Life After Grealish: Why Aston Villa Mightn’t Be Doomed
Jack Grealish was by far the most talented player Aston Villa has produced in the last 20 years.
He made his senior Villa debut in 2014 as a 17-year old and in a 4-0 loss to Manchester City. Losing would be a constant in his early years to the point that in his 3rd season in 2015/16 he played 16 games with the club losing each and every one of those encounters before being relegated for the first time in 25 years.
Despite the losses Grealish remained true to his boyhood club and at a time when they were in complete disarray. They spent the next 3 seasons in the Championship yet it was here Grealish developed into a star, scoring or assisting 27 times and leading his club back to the Premier League.
Last season’s 11th place finish was Villa’s best in ten years with Grealish producing a monstrous campaign with many regarding him as the EPL’s most creative player. His exploits earned him a spot on the English national team and minutes in the Euro final, as well as prompting Manchester City to pay Villa 100 million pounds to switch allegiances to Sky Blue.
While Grealish's exit has left a gaping hole in Villa’s squad and within the hearts of their loyal fans, his departure needn't be a life sentence, and while their first game didn’t go as planned, falling 3-2 to newly promoted Watford, Villa are well placed to not fall off the face of the earth.
It was pretty much a foregone conclusion that Grealish was jumping ship once Manchester City declared its interest.
Thankfully, Villa had already got to work preparing for life without their talisman.
Crucially, they did most of their buying before the Grealish sale was consumated knowing that had they waited they'd be priced out by clubs knowing they had an influx of money to play with.
The shrewd business started with Emi Buendia from Norwich, then Leon Bailey from Bayer Leverkusen and culminated with the surprising acquisition of Danny Ings from Southampton. All three possess Premier League quality and are fresh off excellent campaigns for their respective clubs.
Buendia played in the Championship last season and help guide Norwich to the title and a return to the EPL. The Argentine was their main creative threat, providing Teemu Pukki with plenty of chances and scoring some himself. Being deployed on either wing, he dominated the league, providing 13 assists and 1.9 key passes per game. Buendia also has the capability of playing in behind as a number 10 and his versatility will prove a precious commodity to the point that his 38 million transfer fee could end up being a massive bargain.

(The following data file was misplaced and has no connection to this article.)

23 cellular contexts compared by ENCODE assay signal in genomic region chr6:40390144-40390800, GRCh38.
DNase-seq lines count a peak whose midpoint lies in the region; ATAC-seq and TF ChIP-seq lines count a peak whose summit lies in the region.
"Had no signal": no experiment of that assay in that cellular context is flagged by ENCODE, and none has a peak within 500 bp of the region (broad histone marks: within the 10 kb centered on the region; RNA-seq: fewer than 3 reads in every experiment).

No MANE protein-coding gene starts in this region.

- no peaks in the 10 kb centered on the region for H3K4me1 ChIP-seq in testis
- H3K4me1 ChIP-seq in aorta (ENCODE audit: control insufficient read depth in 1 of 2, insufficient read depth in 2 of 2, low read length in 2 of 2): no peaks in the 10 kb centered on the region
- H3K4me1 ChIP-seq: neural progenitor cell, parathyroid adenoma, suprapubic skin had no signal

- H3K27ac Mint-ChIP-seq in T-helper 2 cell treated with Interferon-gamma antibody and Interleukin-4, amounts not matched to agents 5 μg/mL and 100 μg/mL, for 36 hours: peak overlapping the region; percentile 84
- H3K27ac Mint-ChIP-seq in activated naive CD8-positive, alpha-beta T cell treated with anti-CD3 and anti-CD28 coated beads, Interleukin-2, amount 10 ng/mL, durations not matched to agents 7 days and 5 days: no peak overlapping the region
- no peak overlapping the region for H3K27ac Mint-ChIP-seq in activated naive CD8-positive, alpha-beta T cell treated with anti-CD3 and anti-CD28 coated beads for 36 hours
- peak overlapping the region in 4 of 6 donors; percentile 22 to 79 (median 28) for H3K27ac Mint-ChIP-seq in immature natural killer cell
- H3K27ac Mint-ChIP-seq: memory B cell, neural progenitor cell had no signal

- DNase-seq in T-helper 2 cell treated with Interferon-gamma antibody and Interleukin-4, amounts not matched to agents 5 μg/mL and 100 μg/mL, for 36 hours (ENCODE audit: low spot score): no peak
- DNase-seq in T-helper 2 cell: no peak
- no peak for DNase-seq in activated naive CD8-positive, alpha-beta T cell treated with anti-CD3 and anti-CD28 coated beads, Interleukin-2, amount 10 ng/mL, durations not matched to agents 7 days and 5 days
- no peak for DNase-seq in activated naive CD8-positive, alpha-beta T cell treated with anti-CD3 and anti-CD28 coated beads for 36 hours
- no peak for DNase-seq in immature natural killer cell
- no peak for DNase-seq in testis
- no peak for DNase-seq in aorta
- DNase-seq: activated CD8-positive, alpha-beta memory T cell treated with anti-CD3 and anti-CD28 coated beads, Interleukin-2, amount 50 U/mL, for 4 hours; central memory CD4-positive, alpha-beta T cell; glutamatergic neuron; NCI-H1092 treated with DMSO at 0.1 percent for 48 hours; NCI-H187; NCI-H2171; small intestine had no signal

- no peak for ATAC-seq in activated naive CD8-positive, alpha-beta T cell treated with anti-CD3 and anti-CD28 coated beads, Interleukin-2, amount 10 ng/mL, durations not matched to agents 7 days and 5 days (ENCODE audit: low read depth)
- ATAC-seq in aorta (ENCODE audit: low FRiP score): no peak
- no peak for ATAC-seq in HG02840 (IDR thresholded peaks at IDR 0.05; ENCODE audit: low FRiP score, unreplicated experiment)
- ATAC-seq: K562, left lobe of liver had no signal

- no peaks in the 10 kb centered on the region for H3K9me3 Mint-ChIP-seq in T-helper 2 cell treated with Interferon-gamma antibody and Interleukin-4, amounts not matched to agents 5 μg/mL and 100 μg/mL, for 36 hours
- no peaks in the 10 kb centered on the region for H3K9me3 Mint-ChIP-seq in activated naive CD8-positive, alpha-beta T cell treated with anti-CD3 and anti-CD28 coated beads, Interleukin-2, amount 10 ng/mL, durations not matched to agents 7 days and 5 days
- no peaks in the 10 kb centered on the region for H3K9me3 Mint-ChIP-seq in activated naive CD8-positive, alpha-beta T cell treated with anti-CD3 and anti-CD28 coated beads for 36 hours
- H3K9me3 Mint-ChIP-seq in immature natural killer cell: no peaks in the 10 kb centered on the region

While it's seemed like forever that Leon Bailey has been linked to the Premier League, the 24-year old Jamaican national has finally made the switch, joining Villa from Bayer Leverkusen where he played 119 games and scored 28 times. Like Buendia, Bailey can be deployed on either wing, however his preference is on the right where he can use his pace and agility to cut in and shoot on his trusty left foot. Last season his 0.17 gaols per shot ranked him in the top 11% of all wingers throughout Europe's big 5 leagues . With Buendia on one wing and Bailey on the other this could be a formidable tandem that could terrorise EPL defences.
Amid the Jack Grealish saga, Aston Villa announced, with no warning or rumours, that they'd paid Southampton 35 Million pounds to secure Danny Ings. Whilst he wasn't as proficient or as durable as in previous campaigns, he's still a proven marksman who's scored 83 goals in english football over the last decade, adding a dozen for the Saints last season. While Ing's shot and shots on target per 90 minutes were well down last season, he's only 29-years old and likely still has plenty to offer.
Dean Smith’s conundrum
The only problem with all of Villa's off-field activity is how to fit everyone in.
You would think that Dean Smith will remain with the 4-2-3-1 system, and which will likely feature Ings as the team's sole striker, yet what would that mean for the likes of Ollie Watkins, Bertrand Traore, and Anwar El Ghazi?
Is a system change perhaps on the cards? Not so fast.
Defensively, this Villa side has become used to Smith's system, and you wouldn’t want to destroy the kind of continuity which had Villa knocking on the door of a top-10 finish last season. So, Smith indeed has a big job on his hands keeping all these players happy, whilst keeping busy with rotations.
If however Smith can perform this juggling act with his talented squad, Villa has everything else in place to ride out the Grealish loss, and to keep pace with those fighting to crack into European football.
Last Year’s Building Blocks
Dean Smith has proven that he can coach a side into playing expansive football, whilst also being tidy at the back.
They have the foundations of a fantastic team led by a brilliant and adaptable manager. In Emiliano Martinez they have one of the league's very best keepers and fresh off a Copa America triumph with Argentina. He has a solid back-4 in front of him, the likes of which conceded the 7th least goals in the league last season.
Their workmanlike double pivot midfield is complimented by an attacking force that can score and create goals out of nothing and which should be bolstered by a brilliant transfer window.
Life after Grealish was always going to be hard, however Villa are very well placed to rise above their current gloom.
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